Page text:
Thank you for your reply it has helped to hear of others going through this procedure personally and how you deal with it. I will take what you have said and try to help my dad get more help. He does keep fit through walking daily a couple of miles a day and he eats generally healthy, so ideally he could do with the ecg and treadmill tests again. Thanks again.
Time moves on as do es advances in medicine etc. They can now do stents within stents if a previous one has become partially blocked or furred up. As others have said he needs to have further investigations.
I know someone who a few years ago passed twenty years. The technology of stents is continually evolving so it is not really possible to compare like with like. Another factor is that many who have stents are getting on in years so analysis and averages could be relatively meaningless. Besides re-stenting bypasses are sometimes subsequently performed. The best thing you can do is to follow a healthy lifestyle|
This is interesting, I have a dissolving stent and have been told that the stent encourages the walls of the artery to reshape and then dissolves after a few months. I was quite shocked when I heard this. But I am fine so far .
I think the approach to take with the GP is that this isn't to do with a check-up regarding an old condition that was treated 17 years ago, but a check up regarding a new condition that hasn't been addressed yet. The regrettable thing is that if his past treatment served him well for the best part of 17 years then the current problems are possibly the result of other parts of the system getting blocked. Maybe he needs a new GP if the current one isn't taking his complaint seriously, or maybe he hasn't wanted to bring it up too firmly with his GP because some older men can be a bit funny about seeing GPs generally.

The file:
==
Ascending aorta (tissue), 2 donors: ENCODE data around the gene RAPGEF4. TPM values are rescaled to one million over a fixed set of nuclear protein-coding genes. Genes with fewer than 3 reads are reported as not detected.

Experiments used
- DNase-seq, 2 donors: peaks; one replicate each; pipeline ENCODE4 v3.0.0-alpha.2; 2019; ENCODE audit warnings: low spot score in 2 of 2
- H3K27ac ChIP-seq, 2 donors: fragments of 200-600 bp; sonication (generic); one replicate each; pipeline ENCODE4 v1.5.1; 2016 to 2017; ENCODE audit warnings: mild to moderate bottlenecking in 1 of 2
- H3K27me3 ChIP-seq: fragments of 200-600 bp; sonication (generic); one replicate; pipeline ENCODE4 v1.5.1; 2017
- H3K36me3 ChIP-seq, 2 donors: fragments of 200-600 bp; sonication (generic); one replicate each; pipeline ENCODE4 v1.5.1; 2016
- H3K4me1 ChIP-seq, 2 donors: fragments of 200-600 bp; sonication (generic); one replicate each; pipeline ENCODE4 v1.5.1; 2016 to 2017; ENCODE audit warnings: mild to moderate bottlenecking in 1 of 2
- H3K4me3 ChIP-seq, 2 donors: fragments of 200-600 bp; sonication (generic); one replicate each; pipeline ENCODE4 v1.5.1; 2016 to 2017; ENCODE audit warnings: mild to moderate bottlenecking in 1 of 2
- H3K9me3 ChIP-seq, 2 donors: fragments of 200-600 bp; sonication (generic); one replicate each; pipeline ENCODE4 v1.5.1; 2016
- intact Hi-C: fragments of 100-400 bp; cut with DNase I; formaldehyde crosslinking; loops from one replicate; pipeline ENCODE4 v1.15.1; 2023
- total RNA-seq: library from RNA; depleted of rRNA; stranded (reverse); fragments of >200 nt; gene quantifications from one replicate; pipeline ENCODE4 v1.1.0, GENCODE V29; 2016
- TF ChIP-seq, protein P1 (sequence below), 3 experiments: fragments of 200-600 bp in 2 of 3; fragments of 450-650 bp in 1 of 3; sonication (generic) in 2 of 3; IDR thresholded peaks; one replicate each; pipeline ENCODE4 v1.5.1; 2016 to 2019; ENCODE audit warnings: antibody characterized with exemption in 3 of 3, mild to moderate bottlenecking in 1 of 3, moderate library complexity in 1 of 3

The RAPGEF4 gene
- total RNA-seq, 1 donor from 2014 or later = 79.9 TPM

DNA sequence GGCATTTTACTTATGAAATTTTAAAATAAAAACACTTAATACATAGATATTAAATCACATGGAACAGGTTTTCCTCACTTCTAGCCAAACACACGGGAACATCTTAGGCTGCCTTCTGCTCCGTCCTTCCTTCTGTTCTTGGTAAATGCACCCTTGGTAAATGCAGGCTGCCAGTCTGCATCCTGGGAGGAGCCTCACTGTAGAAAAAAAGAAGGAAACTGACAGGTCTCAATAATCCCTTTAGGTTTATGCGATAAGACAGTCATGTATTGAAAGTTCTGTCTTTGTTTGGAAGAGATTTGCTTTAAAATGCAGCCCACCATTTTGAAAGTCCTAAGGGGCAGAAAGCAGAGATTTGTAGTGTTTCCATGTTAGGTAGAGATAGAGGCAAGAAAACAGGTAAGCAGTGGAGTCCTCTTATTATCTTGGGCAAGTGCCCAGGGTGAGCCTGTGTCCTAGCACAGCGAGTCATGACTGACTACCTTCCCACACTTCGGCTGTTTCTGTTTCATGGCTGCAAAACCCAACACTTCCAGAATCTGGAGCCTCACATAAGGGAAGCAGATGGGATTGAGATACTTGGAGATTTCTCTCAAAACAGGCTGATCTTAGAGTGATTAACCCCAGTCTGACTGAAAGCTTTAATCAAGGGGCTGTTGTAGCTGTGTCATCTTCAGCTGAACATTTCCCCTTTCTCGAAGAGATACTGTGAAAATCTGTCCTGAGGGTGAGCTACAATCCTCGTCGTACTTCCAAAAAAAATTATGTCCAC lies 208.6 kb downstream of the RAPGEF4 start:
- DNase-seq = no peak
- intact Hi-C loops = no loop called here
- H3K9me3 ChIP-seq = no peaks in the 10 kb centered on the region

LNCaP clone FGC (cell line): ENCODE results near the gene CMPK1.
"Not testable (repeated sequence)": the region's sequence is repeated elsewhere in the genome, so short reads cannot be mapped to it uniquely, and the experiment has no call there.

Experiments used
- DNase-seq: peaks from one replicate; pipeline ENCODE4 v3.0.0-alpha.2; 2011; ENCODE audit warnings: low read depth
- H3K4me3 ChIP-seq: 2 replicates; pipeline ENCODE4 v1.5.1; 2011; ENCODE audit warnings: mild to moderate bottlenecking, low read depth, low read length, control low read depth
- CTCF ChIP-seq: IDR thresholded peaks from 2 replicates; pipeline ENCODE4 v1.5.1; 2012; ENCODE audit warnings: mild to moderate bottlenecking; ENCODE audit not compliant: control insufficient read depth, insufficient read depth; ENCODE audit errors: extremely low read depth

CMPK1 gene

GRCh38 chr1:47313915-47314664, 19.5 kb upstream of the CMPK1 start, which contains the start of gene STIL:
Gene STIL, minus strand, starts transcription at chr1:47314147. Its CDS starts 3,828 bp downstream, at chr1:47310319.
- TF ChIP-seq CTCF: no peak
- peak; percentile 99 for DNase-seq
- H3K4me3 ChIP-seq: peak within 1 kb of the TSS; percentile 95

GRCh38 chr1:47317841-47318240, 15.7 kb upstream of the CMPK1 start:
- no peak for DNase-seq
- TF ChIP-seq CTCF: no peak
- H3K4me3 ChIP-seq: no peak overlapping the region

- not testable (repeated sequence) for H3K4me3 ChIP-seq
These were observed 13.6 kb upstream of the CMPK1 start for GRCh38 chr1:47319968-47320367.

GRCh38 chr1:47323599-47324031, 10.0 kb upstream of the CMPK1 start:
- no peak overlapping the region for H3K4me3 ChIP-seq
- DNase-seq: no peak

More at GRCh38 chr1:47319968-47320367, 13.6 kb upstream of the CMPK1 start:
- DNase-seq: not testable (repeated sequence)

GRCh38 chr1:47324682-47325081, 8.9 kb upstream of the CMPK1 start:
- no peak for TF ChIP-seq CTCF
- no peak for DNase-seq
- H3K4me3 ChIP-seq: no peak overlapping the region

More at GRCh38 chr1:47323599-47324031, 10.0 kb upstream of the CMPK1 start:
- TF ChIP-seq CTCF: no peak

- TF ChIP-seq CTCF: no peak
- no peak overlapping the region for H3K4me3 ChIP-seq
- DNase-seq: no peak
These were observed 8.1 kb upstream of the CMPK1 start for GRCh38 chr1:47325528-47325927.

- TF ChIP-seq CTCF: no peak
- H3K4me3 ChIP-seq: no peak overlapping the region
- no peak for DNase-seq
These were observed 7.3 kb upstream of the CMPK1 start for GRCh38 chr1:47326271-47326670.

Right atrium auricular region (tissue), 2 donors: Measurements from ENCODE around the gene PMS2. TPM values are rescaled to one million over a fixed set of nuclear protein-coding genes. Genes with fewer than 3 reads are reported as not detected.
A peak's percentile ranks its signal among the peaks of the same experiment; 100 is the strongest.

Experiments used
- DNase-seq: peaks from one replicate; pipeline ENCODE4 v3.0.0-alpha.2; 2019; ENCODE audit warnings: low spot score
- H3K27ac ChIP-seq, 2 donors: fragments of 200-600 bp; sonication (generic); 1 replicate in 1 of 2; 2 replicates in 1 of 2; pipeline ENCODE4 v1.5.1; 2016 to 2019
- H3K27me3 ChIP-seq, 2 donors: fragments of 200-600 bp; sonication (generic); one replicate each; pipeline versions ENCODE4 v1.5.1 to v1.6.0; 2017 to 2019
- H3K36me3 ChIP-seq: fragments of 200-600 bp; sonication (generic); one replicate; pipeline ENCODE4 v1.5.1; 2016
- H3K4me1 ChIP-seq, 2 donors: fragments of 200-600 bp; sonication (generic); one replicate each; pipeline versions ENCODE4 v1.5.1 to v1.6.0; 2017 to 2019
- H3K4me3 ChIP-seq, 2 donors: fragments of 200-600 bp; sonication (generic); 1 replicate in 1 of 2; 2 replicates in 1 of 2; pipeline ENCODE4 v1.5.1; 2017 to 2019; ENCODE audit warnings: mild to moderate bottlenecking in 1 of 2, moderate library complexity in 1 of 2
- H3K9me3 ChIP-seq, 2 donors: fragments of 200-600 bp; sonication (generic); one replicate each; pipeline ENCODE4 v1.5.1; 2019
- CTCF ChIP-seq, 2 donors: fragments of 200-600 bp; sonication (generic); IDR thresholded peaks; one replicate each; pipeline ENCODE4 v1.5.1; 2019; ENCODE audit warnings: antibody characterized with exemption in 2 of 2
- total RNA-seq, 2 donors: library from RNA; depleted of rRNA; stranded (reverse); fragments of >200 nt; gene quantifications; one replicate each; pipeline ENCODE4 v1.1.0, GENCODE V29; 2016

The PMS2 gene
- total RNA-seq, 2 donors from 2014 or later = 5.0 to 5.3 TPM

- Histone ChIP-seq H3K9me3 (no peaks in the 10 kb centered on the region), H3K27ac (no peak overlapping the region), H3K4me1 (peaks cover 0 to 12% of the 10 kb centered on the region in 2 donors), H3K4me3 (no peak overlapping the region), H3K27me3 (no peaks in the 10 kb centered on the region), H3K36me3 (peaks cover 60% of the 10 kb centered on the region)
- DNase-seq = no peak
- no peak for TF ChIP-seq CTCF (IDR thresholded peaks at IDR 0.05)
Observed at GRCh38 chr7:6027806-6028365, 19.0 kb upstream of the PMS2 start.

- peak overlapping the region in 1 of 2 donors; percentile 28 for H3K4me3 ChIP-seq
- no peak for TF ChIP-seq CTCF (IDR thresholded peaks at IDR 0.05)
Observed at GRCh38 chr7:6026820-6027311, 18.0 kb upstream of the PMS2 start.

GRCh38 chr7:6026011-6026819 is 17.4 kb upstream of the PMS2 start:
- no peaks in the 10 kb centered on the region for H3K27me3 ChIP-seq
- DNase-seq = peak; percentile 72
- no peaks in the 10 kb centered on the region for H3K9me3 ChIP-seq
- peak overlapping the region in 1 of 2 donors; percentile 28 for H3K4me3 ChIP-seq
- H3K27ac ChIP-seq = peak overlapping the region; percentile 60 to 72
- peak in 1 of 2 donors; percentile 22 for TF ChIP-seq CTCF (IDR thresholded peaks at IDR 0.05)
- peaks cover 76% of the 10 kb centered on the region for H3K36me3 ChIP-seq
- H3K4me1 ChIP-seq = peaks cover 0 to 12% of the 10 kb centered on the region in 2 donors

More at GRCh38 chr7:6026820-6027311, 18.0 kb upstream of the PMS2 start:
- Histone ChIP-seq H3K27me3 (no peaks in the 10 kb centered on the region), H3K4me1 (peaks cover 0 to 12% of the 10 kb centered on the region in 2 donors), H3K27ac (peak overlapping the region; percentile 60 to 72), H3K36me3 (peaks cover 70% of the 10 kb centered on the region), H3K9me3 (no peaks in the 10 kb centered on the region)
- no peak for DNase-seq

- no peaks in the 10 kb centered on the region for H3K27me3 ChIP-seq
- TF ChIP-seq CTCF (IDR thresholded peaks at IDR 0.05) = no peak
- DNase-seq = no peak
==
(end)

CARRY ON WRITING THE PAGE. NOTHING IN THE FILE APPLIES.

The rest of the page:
At least he's got you looking out for him, so nag him to get down there and get it sorted.
My experience is that I had a bypass 30 years ago, and then stents 6 years ago, and another a few months ago, plus an ICD. I feel a bit like the legendary Forth Bridge - once they've finished sorting a new problem it's time to sort out the old ones again!
Yes you are right he gets a bit touchy about seeing the GP and when he gets knocked back by the receptionist he gives up. Really like you say he needs to go with how he’s feeling now as it could be another part failing him. I will try to encourage him to get an appointment again. Thanks for your feedback, This forum has been a great help knowing there are people out there willing to share their experiences.
Hi Npaine. Have 11 stents. First 4 done 15 years ago. Don't think the age of the stents is the issue here. They can re-stent. I even have stents in stents. I definitely think your Dad should go see a Cardiologist and have some tests including an exercise test. (1) He is now 17 years older. I am 15 years older. Life catches up with us and we do get more tired as time goes by. But (2), there is a good chance he may have some calcification in the stented area, (entrance or exit from stent) or even in the stent depending upon the type of stent originally used (drug eluding or not). They simply need to do what I call a "Dynorod procedure" which is when they do an Angiogram and blow through the area. If it needs more stents they will do them there and then or they may just need to balloon the existing stent and blow it up a bit. I have had this done twice in the last 15 years and in both cases went to see them because of a decrease in my overall fitness and performance of which tiredness was a recognizable factor.